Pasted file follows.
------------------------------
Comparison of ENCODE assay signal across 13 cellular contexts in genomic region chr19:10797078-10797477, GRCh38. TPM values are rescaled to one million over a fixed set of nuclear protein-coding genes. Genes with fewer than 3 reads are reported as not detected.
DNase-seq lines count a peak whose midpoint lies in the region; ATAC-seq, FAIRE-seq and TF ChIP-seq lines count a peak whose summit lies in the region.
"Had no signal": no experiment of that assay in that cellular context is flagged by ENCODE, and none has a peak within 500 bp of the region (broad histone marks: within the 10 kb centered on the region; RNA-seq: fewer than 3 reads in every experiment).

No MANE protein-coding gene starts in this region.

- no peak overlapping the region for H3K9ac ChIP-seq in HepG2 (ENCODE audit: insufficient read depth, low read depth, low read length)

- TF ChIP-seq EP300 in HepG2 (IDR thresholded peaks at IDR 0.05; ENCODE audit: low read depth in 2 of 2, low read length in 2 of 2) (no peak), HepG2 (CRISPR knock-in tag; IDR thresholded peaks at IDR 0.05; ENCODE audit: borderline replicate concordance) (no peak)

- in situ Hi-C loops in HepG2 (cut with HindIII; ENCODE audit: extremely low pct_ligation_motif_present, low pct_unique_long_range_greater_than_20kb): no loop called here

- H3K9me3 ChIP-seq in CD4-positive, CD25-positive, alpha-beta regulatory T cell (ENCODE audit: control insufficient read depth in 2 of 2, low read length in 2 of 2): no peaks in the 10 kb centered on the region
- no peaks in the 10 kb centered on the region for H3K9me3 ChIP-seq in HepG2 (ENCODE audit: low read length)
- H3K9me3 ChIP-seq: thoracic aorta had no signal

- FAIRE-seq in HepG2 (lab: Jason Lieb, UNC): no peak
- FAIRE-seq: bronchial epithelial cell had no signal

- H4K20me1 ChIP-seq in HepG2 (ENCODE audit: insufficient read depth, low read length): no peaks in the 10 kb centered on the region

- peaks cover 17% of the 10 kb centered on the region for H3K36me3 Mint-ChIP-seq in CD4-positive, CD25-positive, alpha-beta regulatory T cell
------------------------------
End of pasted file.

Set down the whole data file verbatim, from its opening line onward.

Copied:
Comparison of ENCODE assay signal across 13 cellular contexts in genomic region chr19:10797078-10797477, GRCh38. TPM values are rescaled to one million over a fixed set of nuclear protein-coding genes. Genes with fewer than 3 reads are reported as not detected.
DNase-seq lines count a peak whose midpoint lies in the region; ATAC-seq, FAIRE-seq and TF ChIP-seq lines count a peak whose summit lies in the region.
"Had no signal": no experiment of that assay in that cellular context is flagged by ENCODE, and none has a peak within 500 bp of the region (broad histone marks: within the 10 kb centered on the region; RNA-seq: fewer than 3 reads in every experiment).

No MANE protein-coding gene starts in this region.

- no peak overlapping the region for H3K9ac ChIP-seq in HepG2 (ENCODE audit: insufficient read depth, low read depth, low read length)

- TF ChIP-seq EP300 in HepG2 (IDR thresholded peaks at IDR 0.05; ENCODE audit: low read depth in 2 of 2, low read length in 2 of 2) (no peak), HepG2 (CRISPR knock-in tag; IDR thresholded peaks at IDR 0.05; ENCODE audit: borderline replicate concordance) (no peak)

- in situ Hi-C loops in HepG2 (cut with HindIII; ENCODE audit: extremely low pct_ligation_motif_present, low pct_unique_long_range_greater_than_20kb): no loop called here

- H3K9me3 ChIP-seq in CD4-positive, CD25-positive, alpha-beta regulatory T cell (ENCODE audit: control insufficient read depth in 2 of 2, low read length in 2 of 2): no peaks in the 10 kb centered on the region
- no peaks in the 10 kb centered on the region for H3K9me3 ChIP-seq in HepG2 (ENCODE audit: low read length)
- H3K9me3 ChIP-seq: thoracic aorta had no signal

- FAIRE-seq in HepG2 (lab: Jason Lieb, UNC): no peak
- FAIRE-seq: bronchial epithelial cell had no signal

- H4K20me1 ChIP-seq in HepG2 (ENCODE audit: insufficient read depth, low read length): no peaks in the 10 kb centered on the region

- peaks cover 17% of the 10 kb centered on the region for H3K36me3 Mint-ChIP-seq in CD4-positive, CD25-positive, alpha-beta regulatory T cell